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Remind Me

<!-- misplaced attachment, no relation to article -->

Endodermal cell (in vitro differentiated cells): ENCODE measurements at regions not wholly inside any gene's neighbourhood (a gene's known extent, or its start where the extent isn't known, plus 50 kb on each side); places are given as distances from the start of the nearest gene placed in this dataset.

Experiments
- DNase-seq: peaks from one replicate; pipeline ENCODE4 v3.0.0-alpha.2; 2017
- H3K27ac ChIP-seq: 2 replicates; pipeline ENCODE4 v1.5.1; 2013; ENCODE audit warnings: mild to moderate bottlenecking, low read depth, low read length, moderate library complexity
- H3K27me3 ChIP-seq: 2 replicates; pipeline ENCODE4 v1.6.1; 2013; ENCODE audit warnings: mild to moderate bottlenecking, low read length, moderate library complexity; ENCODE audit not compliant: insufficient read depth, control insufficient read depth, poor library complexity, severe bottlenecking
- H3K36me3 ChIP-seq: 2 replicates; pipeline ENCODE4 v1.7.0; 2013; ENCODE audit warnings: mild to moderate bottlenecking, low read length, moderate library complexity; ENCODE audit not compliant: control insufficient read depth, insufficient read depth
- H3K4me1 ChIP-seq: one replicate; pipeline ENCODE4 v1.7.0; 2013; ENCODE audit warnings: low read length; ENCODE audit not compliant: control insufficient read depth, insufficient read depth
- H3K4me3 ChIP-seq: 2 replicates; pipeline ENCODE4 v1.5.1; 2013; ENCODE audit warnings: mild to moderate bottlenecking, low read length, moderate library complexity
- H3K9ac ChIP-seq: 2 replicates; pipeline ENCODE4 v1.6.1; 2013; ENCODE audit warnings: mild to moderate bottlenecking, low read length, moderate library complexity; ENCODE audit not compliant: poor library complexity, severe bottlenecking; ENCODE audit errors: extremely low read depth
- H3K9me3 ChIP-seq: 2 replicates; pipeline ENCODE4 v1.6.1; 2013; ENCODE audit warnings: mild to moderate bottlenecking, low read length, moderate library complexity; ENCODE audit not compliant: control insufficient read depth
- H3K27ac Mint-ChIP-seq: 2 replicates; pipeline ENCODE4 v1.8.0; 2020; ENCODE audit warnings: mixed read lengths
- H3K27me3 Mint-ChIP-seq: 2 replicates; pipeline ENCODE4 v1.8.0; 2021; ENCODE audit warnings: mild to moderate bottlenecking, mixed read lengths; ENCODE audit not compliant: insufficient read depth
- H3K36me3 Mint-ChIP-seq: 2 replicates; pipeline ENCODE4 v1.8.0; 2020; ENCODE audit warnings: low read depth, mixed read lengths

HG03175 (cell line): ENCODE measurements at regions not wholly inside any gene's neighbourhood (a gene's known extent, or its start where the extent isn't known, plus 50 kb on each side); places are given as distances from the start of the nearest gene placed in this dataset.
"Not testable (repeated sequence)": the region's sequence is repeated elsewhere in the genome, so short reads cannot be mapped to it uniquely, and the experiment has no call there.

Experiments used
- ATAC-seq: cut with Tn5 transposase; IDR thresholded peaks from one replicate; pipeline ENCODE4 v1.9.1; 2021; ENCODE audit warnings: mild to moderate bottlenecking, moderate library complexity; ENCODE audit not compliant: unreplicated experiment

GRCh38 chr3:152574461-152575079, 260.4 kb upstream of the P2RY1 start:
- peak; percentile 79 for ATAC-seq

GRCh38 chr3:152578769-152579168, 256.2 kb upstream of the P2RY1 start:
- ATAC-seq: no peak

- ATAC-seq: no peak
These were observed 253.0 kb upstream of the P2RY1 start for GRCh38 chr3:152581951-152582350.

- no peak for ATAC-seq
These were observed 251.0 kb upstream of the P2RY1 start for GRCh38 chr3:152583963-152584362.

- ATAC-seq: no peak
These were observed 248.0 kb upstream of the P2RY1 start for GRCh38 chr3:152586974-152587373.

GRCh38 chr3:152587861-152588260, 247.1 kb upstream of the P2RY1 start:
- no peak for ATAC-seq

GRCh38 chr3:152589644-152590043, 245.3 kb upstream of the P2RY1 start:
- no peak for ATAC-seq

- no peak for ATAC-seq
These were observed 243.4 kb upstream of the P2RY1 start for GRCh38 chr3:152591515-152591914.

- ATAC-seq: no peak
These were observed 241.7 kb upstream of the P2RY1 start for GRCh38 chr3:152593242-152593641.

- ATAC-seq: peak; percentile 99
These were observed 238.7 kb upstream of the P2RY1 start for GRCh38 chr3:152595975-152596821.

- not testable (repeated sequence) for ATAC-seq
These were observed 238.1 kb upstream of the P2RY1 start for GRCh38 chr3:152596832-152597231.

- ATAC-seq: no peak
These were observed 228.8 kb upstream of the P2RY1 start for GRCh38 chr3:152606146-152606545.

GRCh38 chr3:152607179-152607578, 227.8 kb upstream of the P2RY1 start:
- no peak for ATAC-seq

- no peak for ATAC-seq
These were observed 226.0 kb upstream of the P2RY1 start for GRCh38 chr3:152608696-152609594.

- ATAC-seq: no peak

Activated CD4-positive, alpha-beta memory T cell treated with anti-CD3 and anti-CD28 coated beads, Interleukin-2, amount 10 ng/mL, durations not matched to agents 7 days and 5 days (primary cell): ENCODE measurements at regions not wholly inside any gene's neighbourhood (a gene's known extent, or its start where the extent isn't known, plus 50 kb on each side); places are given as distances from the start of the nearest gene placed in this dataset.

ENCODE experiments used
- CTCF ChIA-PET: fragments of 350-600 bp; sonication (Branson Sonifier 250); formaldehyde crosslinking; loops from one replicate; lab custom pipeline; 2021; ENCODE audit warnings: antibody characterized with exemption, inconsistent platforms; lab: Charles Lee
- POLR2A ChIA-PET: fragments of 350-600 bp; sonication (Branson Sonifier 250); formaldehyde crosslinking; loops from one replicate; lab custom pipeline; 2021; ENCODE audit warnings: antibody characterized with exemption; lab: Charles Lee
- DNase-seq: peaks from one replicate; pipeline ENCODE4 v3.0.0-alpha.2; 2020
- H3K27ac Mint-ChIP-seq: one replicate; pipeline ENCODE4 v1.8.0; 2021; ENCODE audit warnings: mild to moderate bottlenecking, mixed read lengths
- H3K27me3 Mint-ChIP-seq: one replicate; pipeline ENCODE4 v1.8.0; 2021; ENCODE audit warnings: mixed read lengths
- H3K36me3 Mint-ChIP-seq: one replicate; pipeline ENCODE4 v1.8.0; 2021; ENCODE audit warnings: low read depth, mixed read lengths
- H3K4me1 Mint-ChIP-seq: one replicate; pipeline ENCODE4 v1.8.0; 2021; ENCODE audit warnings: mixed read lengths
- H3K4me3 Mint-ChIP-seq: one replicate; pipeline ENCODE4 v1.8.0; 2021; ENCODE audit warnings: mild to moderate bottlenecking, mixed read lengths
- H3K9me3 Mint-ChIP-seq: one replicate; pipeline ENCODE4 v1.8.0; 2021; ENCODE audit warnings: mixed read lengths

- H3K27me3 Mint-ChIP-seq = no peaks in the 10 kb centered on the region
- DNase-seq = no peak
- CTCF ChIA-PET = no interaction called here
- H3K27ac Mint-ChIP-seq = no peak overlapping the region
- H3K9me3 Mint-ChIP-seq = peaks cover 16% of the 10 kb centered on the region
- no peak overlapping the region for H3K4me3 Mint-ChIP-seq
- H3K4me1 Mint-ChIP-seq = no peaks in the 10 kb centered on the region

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After renowned violinist Paul Boray cancels his New York City performance, he tells Frederick Bauer, his manager, how much he wishes he were still the simple, happy child that he used to be: Paul first becomes interested in the violin as a child on New York's East Side in 1920 and chooses the instrument, rather than a toy, for a birthday present. Encouraged by his mother Esther, Paul becomes proficient and attends music school. During the Depression of the 1930s, the family grocery store suffers. Phil, Paul's older brother, who is out of work, resents the fact that Paul spends his time practicing instead of working. Wounded by his brother's comments, Paul gets a job with a radio orchestra with the help of his friend, pianist Sid Jeffers, but is fired when he objects to the station's policy of cutting compositions to fit into an allotted time. Paul then decides that he is ready to make his concert debut. Sid suggests that he attend a party at the home of socialites Helen and Victor Wright, where he might meet people who will help him financially. Despite Paul's surly attitude, Helen is intrigued by his talent and offers to help him become established as an artist. She introduces him to Bauer and pays for his first public recital. Afterward, Paul's family has a small party in his honor, which he misses because he is celebrating with the Wrights. Esther warns Paul not to become involved with Helen and reminds him about Gina, a fellow student, who loves him. With Helen's aid, Paul becomes a successful performer, and eventually, he and Helen fall in love. When Victor offers Helen a divorce, she hurries to the hall where Paul is rehearsing to tell him, but he refuses to interrupt the rehearsal to talk to her. Helen feels that his dedication is a rejection and, as she often does, eases her pain by drinking. Later, Paul and Helen are reconciled and make plans to marry. Helen then attempts to make peace with Esther, who reminds Helen about her three previous marriages and begs her to consider the effect her drinking and need for attention will have on Paul's career. One night, while Paul performs on the radio, a drunken Helen realizes that she will never mean as much to Paul as his music and walks into the ocean to her death. Paul is devastated and cancels his concert appearances, but now knows that he must go on with his music.